Here’s What Hollywood’s Biggest Stars Will Dine on at This Year’s Academy Awards Governors Ball

Once again, the indefatigable Wolfgang Puck is back. For the 29th year, he’s hosting the official afterparty for Hollywood’s biggest night, with his team cooking the feast for the Academy Awards Governors Ball.

The chef-restaurateur is leading a brigade of 120 chefs who will serve 1,500 Hollywood stars and power players. For the night they’ll cook through 65 pounds of Miyazaki Wagyu, 2,000 eggs, 100 pounds of confit duck, 220 pounds of potatoes, 500 pounds of chicken, 400 pounds of smoked salmon, and more.

Along with the head of WP Catering Eric Klein, Puck will be joined by Cut London’s executive chef Elliott Grover who’s going to bring an English accent to the proceedings. Special to this year will be a classic beef Wellington as well as fish and chips, and an English trifle for dessert.

The menu will also include smoked salmon on matzah shaped like Oscar statuettes, Wagyu sliders, spicy tuna tartare in miso sesame cones, cacio e pepe macaroni and cheese, English pea agnolotti, and cod bouillabaisse. Of course, the chicken pot pie is back again as “Guests would revolt!” if he took it off the menu, Puck says.

The food will be accompanied by Fleur de Miraval, Brad Pitt’s Rosé Champagne which is the official bubbly of the party for the second year running.

Wolfgang Puck and Miyazaki wagyu beef

Wolfgang Puck appreciating a slab of Miyazaki Wagyu beef. Photo Credit: Michael Buckner/Variety/REX/Shutterstock

Puck has been throwing an Oscars party for decades, but not always the official one. For years Irving “Swifty” Lazar hosted the city’s hottest Academy Awards soiree at Puck’s Spago. “Forget about the Governors Ball, no big star went to that at the time,” Puck told Robb Report. “Swifty’s was the really big party to go to.” When Lazar passed, the Academy approached the celeb chef to help make its fête the one A-listers actually wanted to attend. He agreed, so long as he had autonomy. He told organizers that, “As long as you let me cook what I want to cook, I’ll do it. I don’t tell you how to make movies, you don’t tell me how to cook.”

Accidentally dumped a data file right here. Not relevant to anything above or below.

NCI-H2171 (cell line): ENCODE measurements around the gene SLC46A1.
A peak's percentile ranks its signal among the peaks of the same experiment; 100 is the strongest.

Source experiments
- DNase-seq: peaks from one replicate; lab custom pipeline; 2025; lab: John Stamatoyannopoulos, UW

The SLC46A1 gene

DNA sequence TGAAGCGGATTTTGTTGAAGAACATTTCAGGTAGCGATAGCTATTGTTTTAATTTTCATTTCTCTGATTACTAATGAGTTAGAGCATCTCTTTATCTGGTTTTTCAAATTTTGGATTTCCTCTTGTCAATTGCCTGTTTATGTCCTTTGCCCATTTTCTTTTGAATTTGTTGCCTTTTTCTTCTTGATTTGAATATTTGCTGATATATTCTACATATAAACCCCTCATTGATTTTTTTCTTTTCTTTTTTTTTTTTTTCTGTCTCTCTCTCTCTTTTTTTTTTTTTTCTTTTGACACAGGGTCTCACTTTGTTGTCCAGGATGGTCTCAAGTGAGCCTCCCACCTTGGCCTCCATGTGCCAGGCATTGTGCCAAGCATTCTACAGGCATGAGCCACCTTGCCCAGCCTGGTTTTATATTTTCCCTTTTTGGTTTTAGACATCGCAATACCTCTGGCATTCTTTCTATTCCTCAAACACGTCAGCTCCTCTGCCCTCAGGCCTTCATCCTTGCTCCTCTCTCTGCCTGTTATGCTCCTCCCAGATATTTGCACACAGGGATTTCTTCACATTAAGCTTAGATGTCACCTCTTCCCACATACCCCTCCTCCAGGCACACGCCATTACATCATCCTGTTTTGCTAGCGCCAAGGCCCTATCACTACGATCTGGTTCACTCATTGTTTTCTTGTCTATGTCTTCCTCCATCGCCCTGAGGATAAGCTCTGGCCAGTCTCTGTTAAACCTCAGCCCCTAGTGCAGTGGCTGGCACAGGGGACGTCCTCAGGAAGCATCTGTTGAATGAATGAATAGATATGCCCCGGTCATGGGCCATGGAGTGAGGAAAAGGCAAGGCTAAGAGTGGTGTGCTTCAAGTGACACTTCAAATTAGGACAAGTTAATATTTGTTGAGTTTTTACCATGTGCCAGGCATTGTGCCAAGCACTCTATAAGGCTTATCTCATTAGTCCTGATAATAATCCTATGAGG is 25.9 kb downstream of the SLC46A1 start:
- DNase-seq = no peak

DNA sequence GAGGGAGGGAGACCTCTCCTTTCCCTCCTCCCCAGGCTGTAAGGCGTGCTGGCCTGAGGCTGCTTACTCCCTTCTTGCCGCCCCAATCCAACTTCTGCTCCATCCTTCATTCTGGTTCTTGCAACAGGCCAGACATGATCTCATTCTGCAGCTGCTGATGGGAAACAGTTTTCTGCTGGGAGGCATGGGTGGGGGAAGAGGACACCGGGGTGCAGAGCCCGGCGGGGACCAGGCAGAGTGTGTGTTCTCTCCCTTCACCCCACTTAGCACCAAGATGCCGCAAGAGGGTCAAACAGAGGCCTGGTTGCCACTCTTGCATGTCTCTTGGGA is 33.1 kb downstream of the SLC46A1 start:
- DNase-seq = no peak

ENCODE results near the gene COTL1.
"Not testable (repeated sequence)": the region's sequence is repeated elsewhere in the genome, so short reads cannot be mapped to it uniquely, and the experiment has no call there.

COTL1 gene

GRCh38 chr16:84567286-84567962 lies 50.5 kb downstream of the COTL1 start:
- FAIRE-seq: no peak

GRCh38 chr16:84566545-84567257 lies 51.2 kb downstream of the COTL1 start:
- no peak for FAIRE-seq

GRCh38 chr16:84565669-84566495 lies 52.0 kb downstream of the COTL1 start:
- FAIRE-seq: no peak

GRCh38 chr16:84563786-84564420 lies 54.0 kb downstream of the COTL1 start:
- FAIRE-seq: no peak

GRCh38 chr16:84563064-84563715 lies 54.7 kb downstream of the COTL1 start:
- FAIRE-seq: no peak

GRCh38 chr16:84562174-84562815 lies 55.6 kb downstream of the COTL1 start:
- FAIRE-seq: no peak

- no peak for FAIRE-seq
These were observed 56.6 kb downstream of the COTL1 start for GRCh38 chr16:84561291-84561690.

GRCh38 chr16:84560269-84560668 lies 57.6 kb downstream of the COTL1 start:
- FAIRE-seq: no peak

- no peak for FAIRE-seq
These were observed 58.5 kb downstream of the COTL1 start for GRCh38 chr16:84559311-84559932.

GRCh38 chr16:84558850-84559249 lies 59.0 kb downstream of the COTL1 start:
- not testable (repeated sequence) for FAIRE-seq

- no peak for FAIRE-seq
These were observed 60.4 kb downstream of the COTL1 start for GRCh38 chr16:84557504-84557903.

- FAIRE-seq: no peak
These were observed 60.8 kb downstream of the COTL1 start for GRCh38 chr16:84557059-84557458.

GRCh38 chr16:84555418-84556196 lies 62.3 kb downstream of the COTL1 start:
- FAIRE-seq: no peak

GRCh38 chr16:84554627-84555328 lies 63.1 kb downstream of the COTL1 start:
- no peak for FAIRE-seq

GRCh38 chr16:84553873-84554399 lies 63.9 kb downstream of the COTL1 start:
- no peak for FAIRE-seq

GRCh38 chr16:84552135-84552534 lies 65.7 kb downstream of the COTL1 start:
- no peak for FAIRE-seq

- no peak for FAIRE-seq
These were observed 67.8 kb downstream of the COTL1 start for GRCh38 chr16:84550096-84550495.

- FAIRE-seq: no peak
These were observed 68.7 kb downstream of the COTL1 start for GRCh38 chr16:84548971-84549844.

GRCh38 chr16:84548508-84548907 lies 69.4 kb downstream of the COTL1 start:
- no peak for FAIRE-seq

When officials tried to meddle that first year, he had none of it. “I still remember my chef calling me saying the organizers were telling them to give them chicken and fish and that we had to do this and do that,” Puck says. “I said to my chef, ‘Tell them to stay out of the kitchen.’” The officials stood down and Puck’s menu was a hit. He’s been back ever since.

Puck and team are serving up 65 pounds of Miyazaki Wagyu.

Puck hopes to keep doing this party for years to come—at the very least until the 100th Academy Awards in 2028. That desire to keep going should come as no surprise to anyone who has popped into Cut or Spago in Beverly Hills on a random weeknight only to see the chef still bobbing around the dining room and kitchen; long past time when celeb chefs of his stature are still fixtures in their restaurants.

As for the Academy Awards ceremony itself, he rarely watches it—he’s usually too consumed with making sure the party is ready to go when the Oscars end. However, Puck does have a Best Picture favorite, another star of the ‘80s that just doesn’t quit: “I’m rooting for Top Gun!

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